As a business tool, AirTags aren’t quite there yet; but now is the time to start brainstorming, planning, and asking the questions that these technologies may be able to answer.

Beyond tracking inventory and managing company assets, AirTags of the future could provide safety and security services for businesses.

  • During a disaster, AirTags on employee ID badges could signal whether everybody was able to safely evacuate
  • If an employee drops their building keys or ID badge in a parking lot, location history provided by the AirTag could confirm whether these were moved or used in any way that would require risk management mitigation
  • For industries where information security is a critical concern, AirTags could provide an additional layer of authentication, with software requiring that the device owner be present 

AirTags Security Risks

Since their release, would-be evil-doers have had a field day hacking AirTags with some success. So what are the biggest security concerns? 

Oversharing

Everyone knows that you have keys, a wallet, and a smartphone. While it may be tempting to take advantage of the custom AirTag naming feature, be mindful that you may be broadcasting an inventory of highly desirable items.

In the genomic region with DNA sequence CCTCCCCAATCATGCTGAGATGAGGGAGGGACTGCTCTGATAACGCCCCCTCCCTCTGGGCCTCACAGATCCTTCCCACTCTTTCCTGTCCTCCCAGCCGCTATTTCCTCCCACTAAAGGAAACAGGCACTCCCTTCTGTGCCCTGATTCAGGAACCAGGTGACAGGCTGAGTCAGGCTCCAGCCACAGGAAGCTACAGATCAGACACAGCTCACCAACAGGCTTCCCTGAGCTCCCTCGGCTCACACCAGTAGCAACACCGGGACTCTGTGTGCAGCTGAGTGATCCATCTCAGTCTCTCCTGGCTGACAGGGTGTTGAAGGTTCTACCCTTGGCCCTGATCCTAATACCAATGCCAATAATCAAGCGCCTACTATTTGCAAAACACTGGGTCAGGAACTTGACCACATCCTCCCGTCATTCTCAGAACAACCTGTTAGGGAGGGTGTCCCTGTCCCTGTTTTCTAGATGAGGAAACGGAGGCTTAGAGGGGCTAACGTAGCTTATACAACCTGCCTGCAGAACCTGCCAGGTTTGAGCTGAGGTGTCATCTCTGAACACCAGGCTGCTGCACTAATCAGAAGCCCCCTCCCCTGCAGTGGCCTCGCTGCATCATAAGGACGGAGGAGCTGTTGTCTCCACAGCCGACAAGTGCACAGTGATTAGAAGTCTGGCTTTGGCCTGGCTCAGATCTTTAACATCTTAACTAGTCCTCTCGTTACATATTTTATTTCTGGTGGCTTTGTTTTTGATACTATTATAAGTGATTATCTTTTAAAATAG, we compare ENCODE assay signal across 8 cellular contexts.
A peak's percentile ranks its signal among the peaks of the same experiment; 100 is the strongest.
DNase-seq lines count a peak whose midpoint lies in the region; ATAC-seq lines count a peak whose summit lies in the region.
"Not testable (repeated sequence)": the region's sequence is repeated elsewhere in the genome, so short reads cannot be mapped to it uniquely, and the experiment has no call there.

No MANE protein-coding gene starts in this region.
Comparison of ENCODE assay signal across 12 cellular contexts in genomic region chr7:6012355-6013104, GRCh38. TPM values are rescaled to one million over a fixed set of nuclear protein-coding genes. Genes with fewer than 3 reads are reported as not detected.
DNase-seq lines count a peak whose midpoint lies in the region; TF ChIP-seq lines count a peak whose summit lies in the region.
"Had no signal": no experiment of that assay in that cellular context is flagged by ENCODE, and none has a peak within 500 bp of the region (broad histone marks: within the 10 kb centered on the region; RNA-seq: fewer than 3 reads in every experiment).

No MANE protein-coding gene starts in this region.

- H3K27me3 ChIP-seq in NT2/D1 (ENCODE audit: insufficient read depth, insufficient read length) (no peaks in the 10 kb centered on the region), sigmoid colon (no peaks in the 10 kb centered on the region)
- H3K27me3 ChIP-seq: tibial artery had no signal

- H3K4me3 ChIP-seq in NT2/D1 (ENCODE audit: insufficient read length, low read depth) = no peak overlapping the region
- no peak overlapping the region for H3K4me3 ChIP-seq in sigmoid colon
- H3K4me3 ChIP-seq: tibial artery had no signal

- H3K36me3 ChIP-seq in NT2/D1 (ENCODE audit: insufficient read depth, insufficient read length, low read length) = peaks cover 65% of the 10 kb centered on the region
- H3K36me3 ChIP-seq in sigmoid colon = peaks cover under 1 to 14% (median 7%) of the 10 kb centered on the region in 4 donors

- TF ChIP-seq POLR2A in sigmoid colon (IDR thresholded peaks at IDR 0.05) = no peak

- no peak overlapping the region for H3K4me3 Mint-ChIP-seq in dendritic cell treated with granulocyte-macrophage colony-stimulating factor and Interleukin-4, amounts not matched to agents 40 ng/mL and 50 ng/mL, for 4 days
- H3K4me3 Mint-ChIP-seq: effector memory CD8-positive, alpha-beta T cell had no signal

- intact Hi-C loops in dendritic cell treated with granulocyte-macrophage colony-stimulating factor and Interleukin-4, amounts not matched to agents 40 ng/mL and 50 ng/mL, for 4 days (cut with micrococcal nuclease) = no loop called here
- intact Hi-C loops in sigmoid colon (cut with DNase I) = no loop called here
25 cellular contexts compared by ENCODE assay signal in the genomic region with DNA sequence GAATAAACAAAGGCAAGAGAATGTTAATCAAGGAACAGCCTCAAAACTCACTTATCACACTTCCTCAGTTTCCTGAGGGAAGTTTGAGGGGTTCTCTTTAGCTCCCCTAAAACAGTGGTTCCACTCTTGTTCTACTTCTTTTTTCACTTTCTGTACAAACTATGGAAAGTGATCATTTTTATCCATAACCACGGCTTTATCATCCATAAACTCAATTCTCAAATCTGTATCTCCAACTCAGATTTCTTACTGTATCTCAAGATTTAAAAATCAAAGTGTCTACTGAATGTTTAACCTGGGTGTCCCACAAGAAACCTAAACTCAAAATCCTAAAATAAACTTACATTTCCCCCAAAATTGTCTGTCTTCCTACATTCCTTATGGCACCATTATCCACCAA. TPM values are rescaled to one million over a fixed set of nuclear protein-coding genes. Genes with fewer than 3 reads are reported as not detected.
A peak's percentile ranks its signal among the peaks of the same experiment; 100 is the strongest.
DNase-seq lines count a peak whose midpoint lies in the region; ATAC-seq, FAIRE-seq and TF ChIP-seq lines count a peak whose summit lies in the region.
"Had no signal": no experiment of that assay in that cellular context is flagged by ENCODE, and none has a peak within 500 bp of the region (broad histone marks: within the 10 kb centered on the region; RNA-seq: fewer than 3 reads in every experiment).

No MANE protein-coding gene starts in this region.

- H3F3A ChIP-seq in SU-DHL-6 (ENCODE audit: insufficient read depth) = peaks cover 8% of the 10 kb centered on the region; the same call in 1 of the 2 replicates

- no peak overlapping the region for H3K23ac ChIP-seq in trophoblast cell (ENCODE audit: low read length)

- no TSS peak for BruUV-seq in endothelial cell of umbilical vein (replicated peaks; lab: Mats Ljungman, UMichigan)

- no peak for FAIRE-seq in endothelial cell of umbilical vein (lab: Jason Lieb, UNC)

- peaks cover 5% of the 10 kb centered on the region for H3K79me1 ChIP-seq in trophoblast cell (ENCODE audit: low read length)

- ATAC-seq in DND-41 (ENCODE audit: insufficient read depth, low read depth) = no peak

Tracking Lost (or Not Lost) Items

Once an AirTag is set up, the associated item will be integrated into Apple’s Find My app, allowing users to view the current or last known location. When an AirTag is placed in ‘Lost Mode’, it can communicate with any nearby NFC-enabled smartphones. If found, the AirTag provides a webpage with your phone number and other information. While these communications are said to be encrypted and anonymous, the possibility of hackers exploiting these features is a concern. 

Sharing the Unexpected

Because an AirTag is designed to broadcast GPS data, it’s also possible it could transmit other arbitrary data. It’s important to note that this is actually a potential vulnerability of Apple’s Find My network more so than the AirTag itself.